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Mar 30 2015

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Testing extremophile bacteria in Mars-like conditions

SpaceWeather.com is carrying a report on Earth To Sky Calculus’ experiments with halobacteria on-board high-altitude balloons. They’ve already proven that the bacteria can survive flights up to 110,000 feet:

During the flight, onboard sensors registered temperatures as low as -60 C, air pressures of 1% sea level, and cosmic radiation levels 40 times Earth-normal. Those are conditions akin to the planet Mars. Two and a half hours after they were launched, the bacteria landed in the Death Valley National Park. This means they experienced a 100 C swing in temperature, a 100-fold change in air pressure, and a 40-fold surge of radiation.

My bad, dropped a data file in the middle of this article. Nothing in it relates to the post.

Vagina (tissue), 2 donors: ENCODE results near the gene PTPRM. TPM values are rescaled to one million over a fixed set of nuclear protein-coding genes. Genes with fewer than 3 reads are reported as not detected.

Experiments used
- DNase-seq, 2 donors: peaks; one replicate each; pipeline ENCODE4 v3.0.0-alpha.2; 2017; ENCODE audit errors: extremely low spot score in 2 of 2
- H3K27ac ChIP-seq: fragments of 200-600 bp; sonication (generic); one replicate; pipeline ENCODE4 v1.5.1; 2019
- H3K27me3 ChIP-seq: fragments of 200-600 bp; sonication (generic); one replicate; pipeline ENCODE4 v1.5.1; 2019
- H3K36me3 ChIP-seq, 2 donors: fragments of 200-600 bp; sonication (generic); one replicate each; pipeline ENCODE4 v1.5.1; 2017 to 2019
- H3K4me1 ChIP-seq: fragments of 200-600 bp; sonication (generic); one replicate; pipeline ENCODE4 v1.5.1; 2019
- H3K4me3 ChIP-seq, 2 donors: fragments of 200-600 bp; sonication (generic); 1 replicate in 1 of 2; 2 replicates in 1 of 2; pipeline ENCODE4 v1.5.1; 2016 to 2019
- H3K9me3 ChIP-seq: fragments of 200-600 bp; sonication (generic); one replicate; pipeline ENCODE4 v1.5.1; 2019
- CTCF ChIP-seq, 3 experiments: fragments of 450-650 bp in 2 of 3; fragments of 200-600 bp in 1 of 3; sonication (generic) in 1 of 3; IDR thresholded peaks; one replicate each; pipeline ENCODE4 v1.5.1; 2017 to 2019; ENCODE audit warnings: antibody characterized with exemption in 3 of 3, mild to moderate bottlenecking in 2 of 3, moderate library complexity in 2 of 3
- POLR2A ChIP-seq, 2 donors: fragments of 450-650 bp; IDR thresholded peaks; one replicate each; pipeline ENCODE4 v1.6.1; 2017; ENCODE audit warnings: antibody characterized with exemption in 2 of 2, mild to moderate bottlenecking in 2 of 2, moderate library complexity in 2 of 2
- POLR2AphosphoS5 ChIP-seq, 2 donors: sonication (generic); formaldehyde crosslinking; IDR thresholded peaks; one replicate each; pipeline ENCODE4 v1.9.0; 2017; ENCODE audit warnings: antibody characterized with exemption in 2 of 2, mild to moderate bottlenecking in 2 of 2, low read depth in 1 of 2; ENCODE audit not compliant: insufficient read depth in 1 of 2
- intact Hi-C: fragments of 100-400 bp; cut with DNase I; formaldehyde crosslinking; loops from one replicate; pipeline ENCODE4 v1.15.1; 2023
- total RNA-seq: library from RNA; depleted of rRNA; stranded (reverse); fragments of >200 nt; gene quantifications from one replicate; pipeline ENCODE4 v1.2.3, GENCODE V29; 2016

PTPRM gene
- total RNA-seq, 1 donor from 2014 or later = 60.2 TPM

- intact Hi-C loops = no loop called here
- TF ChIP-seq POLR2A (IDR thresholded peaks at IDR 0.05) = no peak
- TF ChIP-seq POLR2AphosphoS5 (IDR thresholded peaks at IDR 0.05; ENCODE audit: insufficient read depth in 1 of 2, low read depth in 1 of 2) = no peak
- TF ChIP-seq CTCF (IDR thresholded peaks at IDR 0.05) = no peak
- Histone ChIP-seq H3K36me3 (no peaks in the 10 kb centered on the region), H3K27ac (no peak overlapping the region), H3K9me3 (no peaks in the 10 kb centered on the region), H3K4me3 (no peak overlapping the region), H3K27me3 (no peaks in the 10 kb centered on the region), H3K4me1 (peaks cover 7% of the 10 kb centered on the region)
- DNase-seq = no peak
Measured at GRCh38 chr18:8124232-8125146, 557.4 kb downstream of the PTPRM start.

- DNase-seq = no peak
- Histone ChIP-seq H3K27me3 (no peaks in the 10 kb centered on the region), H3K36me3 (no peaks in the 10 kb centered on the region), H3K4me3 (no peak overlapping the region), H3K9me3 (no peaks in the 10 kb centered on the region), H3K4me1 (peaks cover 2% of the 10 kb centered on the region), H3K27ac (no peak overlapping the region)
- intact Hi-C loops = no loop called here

Now they’re going to send the same samples of halobacteria on multiple flights to 110,000 ft to see if the colony can survive multiple extreme changes in living conditions.

Given that these bacteria can survive such extreme, Mars-like conditions, and combine that with the first post here today about evidence of ground water on Mars, well then I think it’s a safe bet that there is some kind of simple life on Mars. It will be interesting to see if there’s any kind of DNA link between life there and life here.

Permanent link to this article: http://www.newspaceraces.com/2015/03/30/testing-extremophile-bacteria-in-mars-like-conditions/

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